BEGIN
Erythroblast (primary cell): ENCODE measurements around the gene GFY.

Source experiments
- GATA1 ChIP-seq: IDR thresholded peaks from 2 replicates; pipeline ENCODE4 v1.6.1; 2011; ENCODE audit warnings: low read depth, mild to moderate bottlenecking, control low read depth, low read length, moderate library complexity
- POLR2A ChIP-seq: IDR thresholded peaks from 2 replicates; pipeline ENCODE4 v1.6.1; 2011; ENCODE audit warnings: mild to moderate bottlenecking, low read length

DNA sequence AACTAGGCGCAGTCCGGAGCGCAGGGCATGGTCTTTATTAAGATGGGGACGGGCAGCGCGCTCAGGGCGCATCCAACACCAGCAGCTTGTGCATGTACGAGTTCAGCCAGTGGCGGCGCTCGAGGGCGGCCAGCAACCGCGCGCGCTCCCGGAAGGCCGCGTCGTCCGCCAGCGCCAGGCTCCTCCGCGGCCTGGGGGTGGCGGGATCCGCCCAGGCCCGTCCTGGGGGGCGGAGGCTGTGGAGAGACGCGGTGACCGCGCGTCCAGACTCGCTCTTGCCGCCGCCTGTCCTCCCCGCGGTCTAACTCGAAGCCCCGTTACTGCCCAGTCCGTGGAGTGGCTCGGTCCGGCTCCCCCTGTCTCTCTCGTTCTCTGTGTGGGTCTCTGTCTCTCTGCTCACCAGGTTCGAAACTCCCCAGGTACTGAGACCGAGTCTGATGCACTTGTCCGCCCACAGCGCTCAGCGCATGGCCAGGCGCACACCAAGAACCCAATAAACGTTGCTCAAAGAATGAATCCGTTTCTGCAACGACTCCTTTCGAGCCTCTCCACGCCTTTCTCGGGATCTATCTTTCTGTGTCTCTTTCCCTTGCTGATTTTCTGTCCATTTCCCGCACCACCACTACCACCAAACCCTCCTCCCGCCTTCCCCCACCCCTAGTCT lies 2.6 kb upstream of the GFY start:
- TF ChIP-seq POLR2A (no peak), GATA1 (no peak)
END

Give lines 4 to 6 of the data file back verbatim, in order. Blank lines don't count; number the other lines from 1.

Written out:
- POLR2A ChIP-seq: IDR thresholded peaks from 2 replicates; pipeline ENCODE4 v1.6.1; 2011; ENCODE audit warnings: mild to moderate bottlenecking, low read length

DNA sequence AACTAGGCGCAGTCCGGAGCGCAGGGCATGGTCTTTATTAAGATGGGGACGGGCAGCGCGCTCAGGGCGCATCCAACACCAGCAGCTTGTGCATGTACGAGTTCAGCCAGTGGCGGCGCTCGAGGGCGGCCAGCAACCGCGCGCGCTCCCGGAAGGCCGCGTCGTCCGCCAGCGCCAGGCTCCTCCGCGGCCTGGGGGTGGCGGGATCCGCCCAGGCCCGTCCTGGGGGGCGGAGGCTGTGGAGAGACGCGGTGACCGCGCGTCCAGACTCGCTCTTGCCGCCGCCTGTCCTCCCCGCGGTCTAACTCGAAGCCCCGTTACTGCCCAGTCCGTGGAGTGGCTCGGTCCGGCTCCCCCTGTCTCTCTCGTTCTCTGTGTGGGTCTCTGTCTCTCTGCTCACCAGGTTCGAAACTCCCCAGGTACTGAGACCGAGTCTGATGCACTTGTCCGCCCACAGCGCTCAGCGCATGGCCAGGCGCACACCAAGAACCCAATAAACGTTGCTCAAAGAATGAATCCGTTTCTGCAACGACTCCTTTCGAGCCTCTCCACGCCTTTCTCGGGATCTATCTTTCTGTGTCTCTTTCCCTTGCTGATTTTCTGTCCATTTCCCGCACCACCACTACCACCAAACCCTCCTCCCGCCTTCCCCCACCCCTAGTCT lies 2.6 kb upstream of the GFY start:
- TF ChIP-seq POLR2A (no peak), GATA1 (no peak)